Earlier this month, the Senate took patent reform off the table for this legislative session. The Senate leadership did this despite the fact that a strong bill passed in the House with overwhelming support. And thousands of constituents have called for meaningful reform to finally put an end to patent trolling. Instead of listening to innovators and entrepreneurs across the country, the Senate followed marching orders from big biotech, pharmaceutical, and trial lawyer lobbyists.
We were particularly disheartened to see universities oppose critically needed reform of our broken patent system. In a letter organized by the Innovation Alliance, over 100 academic institutions urged the Senate not to pass patent reform legislation. But in doing so, these universities are not representing the interests of their students, researchers, or the inventive learning communities that academia should aim to foster.
By standing in the way of legislative reform, academic institutions are advocating against the interests of their most inventive students and researchers. As things stand now, student innovators are entering into an environment ridden with the threat of abusive patent trolls and costly, unnecessary litigation. That’s why we’re calling on students and researchers to raise their voice and sign the petition in support of real patent reform.
In joining with patent trolls, universities are engaged in a short-sighted chase for cash. For example, more than 60 institutions have sold patent rights to the infamous troll Intellectual Ventures. Despite these deals, a recent Brookings Institution study revealed that patent licensing campaigns don’t actually bring much revenue to universities. Instead of hitching their wagon to patent trolls, universities should focus on true technology transfer. This means partnering with industry to actually bring new products to market and not partnering with trolls that simply tax productive companies.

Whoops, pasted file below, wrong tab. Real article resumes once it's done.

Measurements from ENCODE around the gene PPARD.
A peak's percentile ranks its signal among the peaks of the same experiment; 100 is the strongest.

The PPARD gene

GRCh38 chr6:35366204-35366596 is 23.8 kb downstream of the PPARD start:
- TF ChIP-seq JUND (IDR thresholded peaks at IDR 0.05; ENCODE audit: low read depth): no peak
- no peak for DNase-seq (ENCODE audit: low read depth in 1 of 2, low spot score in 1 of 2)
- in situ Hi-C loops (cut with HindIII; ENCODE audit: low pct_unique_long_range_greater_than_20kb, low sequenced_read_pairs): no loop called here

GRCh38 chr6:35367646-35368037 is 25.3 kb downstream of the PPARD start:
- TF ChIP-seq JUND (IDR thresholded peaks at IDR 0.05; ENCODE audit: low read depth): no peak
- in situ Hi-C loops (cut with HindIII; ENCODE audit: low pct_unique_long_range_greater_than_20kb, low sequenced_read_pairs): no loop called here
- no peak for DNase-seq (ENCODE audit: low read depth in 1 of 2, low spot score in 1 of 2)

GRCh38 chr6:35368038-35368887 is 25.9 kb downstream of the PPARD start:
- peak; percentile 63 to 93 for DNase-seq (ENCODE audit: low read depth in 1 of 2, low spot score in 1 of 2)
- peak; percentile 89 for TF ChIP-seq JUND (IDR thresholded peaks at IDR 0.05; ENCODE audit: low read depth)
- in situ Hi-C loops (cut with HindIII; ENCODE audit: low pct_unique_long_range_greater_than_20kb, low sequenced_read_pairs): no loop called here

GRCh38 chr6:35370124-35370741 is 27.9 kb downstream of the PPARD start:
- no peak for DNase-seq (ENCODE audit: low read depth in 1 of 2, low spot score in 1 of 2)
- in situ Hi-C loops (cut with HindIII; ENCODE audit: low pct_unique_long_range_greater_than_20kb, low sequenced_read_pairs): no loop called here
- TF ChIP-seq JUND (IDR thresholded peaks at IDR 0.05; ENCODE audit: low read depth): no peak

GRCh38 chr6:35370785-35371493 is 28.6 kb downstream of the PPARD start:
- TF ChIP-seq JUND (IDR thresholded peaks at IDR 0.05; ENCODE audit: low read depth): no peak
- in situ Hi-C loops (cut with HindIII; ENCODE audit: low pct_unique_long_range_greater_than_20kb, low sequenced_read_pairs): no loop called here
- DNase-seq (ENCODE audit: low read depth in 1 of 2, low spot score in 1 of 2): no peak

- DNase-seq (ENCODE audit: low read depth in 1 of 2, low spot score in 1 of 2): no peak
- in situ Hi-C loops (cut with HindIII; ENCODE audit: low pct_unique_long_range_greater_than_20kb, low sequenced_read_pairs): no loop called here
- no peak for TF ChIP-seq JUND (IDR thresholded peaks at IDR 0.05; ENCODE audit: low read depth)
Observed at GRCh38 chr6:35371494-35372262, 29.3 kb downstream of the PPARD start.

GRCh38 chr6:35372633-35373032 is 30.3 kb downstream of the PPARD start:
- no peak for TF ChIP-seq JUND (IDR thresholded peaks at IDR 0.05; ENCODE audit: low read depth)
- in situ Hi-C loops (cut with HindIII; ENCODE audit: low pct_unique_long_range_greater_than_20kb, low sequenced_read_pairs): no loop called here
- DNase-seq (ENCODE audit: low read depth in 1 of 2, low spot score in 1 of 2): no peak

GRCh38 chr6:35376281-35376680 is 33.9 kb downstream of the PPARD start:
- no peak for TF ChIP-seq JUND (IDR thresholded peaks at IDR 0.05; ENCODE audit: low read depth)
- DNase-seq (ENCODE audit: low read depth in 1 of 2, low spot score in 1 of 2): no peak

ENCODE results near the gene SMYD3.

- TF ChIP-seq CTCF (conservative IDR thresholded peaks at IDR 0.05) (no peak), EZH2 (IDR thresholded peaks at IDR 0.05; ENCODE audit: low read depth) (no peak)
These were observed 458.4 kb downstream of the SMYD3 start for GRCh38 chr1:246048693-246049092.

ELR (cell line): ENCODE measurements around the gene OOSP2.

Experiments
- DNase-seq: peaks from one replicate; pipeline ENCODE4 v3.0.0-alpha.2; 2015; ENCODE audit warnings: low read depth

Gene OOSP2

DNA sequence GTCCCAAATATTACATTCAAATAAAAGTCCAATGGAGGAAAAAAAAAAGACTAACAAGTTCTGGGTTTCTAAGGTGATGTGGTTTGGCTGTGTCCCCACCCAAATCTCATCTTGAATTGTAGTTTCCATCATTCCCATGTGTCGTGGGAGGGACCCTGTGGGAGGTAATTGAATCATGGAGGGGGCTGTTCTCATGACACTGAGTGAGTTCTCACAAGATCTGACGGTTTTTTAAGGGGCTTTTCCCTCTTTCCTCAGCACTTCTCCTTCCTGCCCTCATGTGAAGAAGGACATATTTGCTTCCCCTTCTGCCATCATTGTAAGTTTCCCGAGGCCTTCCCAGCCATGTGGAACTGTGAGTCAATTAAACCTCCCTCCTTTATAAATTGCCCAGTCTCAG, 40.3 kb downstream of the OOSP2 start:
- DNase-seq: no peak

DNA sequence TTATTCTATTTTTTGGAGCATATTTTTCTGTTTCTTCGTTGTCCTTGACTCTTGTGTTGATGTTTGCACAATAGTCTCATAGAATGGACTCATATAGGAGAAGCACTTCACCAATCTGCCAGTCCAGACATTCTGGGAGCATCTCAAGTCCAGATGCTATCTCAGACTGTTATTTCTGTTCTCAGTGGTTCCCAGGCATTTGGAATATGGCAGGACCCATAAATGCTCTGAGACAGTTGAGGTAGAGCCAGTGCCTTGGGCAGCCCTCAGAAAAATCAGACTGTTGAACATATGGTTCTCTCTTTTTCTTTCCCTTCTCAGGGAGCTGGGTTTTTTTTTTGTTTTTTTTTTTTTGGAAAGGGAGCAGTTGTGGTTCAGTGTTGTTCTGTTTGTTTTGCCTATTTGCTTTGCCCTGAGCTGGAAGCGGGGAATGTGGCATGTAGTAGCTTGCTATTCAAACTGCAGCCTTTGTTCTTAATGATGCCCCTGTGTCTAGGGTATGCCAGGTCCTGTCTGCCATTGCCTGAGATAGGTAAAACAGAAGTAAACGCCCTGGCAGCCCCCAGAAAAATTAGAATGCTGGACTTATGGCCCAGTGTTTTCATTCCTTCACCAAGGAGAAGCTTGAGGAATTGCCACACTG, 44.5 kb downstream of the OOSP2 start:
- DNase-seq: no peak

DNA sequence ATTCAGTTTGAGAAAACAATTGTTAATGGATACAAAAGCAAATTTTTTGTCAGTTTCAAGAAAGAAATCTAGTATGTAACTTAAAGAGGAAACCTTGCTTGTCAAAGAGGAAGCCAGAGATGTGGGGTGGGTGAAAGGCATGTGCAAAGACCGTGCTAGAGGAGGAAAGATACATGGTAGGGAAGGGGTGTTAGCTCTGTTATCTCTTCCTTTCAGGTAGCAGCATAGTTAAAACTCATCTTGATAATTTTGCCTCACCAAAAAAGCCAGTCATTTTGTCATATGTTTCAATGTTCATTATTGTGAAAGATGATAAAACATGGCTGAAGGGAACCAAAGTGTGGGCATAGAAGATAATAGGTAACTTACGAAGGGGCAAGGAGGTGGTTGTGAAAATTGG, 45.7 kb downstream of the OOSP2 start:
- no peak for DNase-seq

University support for patent trolls is especially disappointing because many of the innovations that come from academia are funded by public tax dollars. University research is often made possible by grants from the National Science Foundation and other federal programs that support important academic innovation. While the law allows for universities to patent and license out federally funded inventions, we would hope universities take better care in ensuring that their deals align with the interest of the public whose funds they are using.
Broad patent reform might be on hold for this legislative session. But we’ll be ready when the Senate reconvenes. If you’re affiliated with a university and dismayed by the Senate’s failure to pass common-sense fixes to the patent system, then join us in signing a letter to the Senate. It’s time to make sure our elected officials hear us loud and clear: some academic institutions may be against critical reform, but we—your constituents—urge our lawmakers to put an end to patent troll abuse.
Sign the petition today. Support student innovation. And urge your peers, colleagues, and fellow alumni to do the same. Together, we’ll put an end to patent trolls.
Source: Electronic Frontier Foundation (EFF) – eff.org
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